Correct Answer: A

[16:43] Question 20

At one university, faculty members who behave unethically are required to have a meeting with the dean. After their meeting, their unprofessional behavior decreases. What process does this describe?

  1. Positive reinforcement
  2. Negative reinforcement
  3. Positive punishment
  4. Negative punishment

Thought Process:

When we talk about punishment, that means we’re decreasing the frequency of a behavior. So in this case, the unprofessional behavior is decreasing over time. And so that’s a good thing for us, because it’s a bad behavior that’s decreasing. The punishment is meant to decrease the behavior.

On the other hand, reinforcement is something that promotes or increases or encourages the frequency of a particular behavior. So it is punishment, because that behavior goes down in frequency.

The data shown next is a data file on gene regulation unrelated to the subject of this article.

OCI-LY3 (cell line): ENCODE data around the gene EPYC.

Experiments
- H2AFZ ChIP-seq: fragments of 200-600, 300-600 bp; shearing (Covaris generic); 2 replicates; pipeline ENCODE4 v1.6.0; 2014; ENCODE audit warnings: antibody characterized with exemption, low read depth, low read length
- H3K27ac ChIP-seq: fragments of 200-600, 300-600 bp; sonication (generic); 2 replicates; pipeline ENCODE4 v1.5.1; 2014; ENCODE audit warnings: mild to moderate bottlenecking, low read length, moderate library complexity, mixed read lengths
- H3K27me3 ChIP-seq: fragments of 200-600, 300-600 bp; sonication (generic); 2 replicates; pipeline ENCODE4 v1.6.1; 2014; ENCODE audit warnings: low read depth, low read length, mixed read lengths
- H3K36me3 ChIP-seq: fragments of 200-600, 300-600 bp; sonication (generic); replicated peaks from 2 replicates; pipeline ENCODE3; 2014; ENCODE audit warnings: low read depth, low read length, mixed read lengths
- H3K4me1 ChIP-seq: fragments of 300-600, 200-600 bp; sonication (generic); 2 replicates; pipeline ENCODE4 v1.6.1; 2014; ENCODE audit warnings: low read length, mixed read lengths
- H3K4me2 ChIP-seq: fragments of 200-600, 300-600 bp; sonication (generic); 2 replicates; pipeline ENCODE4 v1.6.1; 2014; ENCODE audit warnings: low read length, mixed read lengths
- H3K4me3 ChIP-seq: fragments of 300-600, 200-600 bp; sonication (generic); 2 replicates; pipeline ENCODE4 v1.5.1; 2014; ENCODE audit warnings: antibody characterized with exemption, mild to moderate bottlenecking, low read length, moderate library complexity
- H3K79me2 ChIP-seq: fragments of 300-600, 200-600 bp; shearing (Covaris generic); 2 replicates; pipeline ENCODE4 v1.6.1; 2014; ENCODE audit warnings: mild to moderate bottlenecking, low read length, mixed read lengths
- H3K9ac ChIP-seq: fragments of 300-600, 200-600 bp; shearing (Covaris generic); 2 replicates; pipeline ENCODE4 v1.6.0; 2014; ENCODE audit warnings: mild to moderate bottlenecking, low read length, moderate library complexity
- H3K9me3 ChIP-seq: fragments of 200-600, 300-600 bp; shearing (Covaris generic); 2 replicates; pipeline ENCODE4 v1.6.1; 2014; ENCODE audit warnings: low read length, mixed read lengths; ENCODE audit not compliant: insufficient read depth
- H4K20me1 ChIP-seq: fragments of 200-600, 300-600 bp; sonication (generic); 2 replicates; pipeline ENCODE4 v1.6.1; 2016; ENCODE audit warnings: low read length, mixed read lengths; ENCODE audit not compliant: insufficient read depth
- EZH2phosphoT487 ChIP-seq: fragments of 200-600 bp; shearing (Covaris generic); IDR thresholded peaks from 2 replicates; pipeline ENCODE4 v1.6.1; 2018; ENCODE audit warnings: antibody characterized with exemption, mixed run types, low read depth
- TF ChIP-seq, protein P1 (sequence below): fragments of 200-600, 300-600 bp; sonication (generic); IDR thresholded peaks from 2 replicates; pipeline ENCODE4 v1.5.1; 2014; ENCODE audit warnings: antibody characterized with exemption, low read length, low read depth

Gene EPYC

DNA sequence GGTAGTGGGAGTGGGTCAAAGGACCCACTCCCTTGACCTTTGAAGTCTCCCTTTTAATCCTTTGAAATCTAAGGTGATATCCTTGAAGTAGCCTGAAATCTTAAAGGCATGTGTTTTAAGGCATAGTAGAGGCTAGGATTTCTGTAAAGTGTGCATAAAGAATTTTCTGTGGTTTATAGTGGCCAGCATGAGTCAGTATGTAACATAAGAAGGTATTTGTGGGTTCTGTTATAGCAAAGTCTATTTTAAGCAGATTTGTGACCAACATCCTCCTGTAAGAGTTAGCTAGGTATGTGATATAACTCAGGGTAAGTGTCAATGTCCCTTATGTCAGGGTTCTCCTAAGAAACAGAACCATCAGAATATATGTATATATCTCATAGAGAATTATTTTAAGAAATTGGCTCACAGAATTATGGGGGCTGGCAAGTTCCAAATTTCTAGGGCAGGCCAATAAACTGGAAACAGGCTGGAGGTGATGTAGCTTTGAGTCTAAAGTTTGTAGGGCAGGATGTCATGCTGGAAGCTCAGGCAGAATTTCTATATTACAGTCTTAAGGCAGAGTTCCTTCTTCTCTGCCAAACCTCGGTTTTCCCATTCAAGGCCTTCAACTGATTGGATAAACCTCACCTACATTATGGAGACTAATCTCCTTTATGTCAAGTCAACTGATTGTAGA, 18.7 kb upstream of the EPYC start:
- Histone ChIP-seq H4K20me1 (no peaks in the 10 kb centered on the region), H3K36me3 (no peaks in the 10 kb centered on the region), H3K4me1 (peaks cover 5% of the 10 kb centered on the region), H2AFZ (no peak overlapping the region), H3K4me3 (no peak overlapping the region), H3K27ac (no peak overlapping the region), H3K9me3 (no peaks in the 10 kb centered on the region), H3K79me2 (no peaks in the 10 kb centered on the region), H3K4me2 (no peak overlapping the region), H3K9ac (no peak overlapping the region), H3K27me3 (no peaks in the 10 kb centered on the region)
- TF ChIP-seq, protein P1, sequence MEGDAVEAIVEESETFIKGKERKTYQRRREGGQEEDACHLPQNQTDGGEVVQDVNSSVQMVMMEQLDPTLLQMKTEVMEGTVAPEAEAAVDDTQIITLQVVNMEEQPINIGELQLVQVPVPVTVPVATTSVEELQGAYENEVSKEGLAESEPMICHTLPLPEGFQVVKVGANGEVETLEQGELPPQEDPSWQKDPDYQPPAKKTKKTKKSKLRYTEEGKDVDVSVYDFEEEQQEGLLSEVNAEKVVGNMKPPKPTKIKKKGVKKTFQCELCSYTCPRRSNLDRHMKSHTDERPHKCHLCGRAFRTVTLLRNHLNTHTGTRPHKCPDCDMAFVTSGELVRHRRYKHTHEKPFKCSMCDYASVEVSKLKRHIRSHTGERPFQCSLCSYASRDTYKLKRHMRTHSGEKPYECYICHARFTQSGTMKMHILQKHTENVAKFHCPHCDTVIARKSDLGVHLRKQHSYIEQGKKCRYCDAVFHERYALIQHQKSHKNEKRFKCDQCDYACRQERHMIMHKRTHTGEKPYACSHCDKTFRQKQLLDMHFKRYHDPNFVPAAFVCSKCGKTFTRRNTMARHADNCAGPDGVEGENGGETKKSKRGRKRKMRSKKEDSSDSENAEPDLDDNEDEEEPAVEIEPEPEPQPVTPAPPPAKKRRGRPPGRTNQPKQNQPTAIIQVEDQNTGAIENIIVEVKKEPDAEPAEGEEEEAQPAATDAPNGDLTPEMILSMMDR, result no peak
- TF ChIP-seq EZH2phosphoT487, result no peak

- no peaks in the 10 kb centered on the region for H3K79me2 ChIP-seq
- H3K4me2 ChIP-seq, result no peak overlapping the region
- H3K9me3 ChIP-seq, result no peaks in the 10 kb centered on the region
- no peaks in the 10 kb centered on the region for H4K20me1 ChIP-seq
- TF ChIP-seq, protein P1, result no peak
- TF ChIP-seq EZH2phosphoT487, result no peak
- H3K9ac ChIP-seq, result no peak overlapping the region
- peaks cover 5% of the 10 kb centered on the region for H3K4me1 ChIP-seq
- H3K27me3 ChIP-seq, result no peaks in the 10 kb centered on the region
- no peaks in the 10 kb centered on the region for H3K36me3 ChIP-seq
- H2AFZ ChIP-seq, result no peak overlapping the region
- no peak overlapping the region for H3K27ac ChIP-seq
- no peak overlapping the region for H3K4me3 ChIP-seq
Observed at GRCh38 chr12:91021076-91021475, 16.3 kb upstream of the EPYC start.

Then positive means you’re adding something. In this case, it’s positive because they have to have a meeting with a dean. So we’re adding that meeting with the dean, rather than taking something away.

Positive punishment is adding something to decrease that behavior. Negative punishment would be taking something away from them to decrease behavior.

Correct Answer: C

[19:30] Question 21

What social phenomenon most accurately describes the experience of the physicians in the review?

  1. Deindividuation
  2. Social loafing
  3. Group polarization
  4. Bystander effect

Thought Process:

Bystander effect is where you are watching something happen, but you don’t really do anything about it for fear of whatever. And we have that effect here, because you’re seeing people not reporting it because they’re fearing they’re the consequences of that. In this passage, they witnessed it, but they also didn’t report it. They don’t do anything about it. And so inherently they are bystanders to whatever’s happening. So D is the answer.